Apiculture is one of the new ventures introduced by the Livestock and Irrigation Value chains for the Ethiopian Smallholders (LIVES) project in South Wollo, Amhara Region.
Research has highlighted the crucial importance of the contribution of women to agricultural value chain development and governance in Ethiopia, according to scientists from the LIVES project.
The Livestock and Irrigation Value chains for Ethiopian Smallholders (LIVES) project is in a position to support the scaling out of the interventions across the project areas.
On 6 May 2015, Ethiopia’s Ministry of Agriculture (MoA) hosted a seminar on ‘Market-oriented extension services for agricultural transformation in Ethiopia’ in Addis Ababa. About 60 staff from the MoA attended the seminar, many of whom were young experts and women.
Beekeeping is an important traditional practice in most parts of Ethiopia. With an estimated 10 million beehive colonies half of which are kept in traditional and improved hives, Ethiopia ranks first in Africa and fourth in the world in honey and beeswax production. Traditional hives made from mud and wooden logs are by far the most pervasive accounting for more than 97% while improved hives account for only 2% of beehives in the country.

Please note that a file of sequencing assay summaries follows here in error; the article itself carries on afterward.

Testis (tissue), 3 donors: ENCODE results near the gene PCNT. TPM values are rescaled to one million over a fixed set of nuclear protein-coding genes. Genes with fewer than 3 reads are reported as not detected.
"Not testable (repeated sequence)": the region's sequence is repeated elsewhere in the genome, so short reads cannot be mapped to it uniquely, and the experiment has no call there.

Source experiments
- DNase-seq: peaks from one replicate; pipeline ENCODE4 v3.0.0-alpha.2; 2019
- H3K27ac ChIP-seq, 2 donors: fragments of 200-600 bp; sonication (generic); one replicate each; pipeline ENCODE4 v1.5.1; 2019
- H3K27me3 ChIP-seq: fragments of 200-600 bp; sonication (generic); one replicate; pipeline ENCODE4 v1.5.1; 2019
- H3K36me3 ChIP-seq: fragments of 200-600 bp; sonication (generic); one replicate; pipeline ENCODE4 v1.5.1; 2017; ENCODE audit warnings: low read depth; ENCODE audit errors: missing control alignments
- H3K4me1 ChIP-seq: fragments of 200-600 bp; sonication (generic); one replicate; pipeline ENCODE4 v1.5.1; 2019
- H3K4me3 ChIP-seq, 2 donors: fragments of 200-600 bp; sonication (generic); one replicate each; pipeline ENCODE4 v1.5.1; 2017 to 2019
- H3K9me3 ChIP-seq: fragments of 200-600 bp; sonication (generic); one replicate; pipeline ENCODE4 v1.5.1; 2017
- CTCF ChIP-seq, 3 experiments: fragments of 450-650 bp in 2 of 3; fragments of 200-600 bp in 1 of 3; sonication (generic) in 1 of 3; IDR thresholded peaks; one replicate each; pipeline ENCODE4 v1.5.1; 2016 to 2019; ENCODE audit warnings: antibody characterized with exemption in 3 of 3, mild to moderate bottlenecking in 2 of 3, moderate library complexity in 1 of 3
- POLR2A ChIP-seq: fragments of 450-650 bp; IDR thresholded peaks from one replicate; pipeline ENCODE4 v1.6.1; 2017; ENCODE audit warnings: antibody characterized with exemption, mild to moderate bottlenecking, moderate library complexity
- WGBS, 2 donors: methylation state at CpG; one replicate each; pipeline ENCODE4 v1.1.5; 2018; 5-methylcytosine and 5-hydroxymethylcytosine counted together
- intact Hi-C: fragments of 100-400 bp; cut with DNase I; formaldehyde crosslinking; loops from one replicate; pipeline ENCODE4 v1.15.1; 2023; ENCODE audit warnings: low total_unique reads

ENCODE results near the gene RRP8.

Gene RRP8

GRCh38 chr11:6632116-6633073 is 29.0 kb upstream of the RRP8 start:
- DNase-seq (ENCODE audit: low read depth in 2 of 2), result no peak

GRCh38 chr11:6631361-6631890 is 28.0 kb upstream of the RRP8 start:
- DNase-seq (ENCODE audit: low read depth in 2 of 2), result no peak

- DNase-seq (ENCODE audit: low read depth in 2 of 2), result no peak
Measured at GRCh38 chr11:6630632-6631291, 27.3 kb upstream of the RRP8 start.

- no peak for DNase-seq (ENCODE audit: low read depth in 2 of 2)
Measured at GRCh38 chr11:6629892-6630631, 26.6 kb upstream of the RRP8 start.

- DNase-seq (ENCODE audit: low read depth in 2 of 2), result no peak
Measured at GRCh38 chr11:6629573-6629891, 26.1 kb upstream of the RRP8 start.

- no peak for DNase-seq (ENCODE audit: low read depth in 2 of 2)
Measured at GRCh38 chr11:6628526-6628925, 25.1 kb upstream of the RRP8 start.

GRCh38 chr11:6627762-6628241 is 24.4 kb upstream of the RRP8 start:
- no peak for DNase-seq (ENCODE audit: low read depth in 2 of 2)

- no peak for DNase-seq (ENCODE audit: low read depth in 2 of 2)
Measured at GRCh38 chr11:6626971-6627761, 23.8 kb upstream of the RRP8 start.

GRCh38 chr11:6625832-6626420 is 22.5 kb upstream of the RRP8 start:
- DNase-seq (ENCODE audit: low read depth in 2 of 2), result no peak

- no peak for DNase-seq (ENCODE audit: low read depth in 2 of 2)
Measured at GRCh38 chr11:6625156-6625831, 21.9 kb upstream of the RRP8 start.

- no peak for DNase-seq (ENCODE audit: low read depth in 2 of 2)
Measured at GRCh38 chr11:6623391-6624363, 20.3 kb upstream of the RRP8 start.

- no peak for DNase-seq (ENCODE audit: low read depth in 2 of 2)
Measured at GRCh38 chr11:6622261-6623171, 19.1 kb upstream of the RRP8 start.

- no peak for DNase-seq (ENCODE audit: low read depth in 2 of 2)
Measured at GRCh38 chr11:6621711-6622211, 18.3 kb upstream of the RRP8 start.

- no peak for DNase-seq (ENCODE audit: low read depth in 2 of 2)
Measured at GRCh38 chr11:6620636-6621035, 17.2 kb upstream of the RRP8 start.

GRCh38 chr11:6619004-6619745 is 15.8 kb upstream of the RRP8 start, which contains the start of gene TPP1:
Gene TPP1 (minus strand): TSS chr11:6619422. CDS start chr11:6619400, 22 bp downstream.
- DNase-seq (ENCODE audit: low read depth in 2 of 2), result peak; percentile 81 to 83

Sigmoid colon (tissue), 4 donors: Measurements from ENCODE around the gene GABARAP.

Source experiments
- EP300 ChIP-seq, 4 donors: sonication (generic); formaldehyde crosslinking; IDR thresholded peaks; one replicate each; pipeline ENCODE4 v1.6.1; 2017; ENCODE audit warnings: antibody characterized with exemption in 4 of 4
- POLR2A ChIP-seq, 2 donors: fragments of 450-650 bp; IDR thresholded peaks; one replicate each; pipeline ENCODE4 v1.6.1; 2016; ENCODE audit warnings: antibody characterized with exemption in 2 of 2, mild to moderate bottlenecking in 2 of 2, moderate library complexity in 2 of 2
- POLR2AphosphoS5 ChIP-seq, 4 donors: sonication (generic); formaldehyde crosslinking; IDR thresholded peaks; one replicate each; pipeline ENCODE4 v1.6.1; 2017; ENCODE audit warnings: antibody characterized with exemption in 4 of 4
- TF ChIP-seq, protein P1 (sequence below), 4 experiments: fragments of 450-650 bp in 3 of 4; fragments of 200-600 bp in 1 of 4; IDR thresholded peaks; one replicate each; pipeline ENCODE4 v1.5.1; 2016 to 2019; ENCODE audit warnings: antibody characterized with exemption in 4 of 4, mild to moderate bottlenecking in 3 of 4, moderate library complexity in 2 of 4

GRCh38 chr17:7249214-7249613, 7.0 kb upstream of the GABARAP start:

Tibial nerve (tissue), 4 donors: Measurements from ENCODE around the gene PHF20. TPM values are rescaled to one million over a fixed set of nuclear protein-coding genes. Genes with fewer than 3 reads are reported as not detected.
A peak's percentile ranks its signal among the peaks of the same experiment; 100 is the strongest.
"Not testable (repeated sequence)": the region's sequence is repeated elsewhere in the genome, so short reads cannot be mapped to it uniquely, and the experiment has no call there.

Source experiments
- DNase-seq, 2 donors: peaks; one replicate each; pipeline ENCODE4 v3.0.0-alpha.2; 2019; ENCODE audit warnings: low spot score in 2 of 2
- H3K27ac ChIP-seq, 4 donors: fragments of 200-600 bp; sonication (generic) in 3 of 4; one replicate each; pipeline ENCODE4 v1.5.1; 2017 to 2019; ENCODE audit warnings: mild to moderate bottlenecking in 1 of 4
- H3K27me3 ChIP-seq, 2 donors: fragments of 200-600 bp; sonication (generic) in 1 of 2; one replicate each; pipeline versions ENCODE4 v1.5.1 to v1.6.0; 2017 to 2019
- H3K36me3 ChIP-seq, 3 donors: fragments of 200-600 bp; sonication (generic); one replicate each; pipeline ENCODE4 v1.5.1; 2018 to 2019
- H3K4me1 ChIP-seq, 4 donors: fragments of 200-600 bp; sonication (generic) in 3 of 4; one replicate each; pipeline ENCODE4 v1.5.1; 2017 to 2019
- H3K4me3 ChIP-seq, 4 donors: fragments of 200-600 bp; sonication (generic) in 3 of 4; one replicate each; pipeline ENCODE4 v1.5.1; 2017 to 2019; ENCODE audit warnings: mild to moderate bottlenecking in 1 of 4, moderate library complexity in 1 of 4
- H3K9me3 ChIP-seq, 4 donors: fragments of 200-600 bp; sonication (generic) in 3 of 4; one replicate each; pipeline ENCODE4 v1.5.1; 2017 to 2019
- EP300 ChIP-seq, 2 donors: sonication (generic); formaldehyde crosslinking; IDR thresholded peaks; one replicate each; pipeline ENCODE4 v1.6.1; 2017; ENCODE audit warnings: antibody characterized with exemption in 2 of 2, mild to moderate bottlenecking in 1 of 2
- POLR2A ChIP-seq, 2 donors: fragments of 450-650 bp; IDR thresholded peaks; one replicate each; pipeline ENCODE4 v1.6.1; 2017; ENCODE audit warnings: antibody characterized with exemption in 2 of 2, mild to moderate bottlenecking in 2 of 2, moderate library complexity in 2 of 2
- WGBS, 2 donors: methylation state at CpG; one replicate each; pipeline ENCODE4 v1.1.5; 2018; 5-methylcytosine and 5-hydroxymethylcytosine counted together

Mileat Gebrehiwot is one of the beekeepers technically supported by the Livestock and Irrigation Value Chains for Ethiopian Smallholders (LIVES) project and is a member of a local beekeeping platform. We wanted to explore further the mystery of her success in beekeeping that could be of lesson to other beekeepers in the country.
Butter is a delicious and popular dairy product in Ethiopia. Improving churning efficiency and time are key considerations in the whole dairy business. To improve butter churning by local farmers/dairy processors, the LIVES project tested a manual plastic churn used for small-scale processing in Europe. The device was compared with the traditional clay pout churn in SNNP, Oromia and Tigray regions.
Traditional is not synonymous to backward. Traditional ways of agricultural production and processing may have to be modernized through introduction of modern technologies. Yet, modern technologies need to beat the traditional ones to be adopted. A technology in point is the age-old traditional butter churn in Ethiopia.
Women all over Ethiopia process milk into butter in rural households, perhaps with the exception of areas where consumption of milk in coffee or tea is common. The LIVES project has been experimenting with different butter churns to find ways to reduce the labour burden on women.
At the beginning of this month, Canada’s Department of Foreign Affairs Trade and Development (DFATD) gender specialists visited East Shoa zone, one of the LIVES intervention sites. They wanted to look into the gender mainstreaming efforts and related activities done since the project started.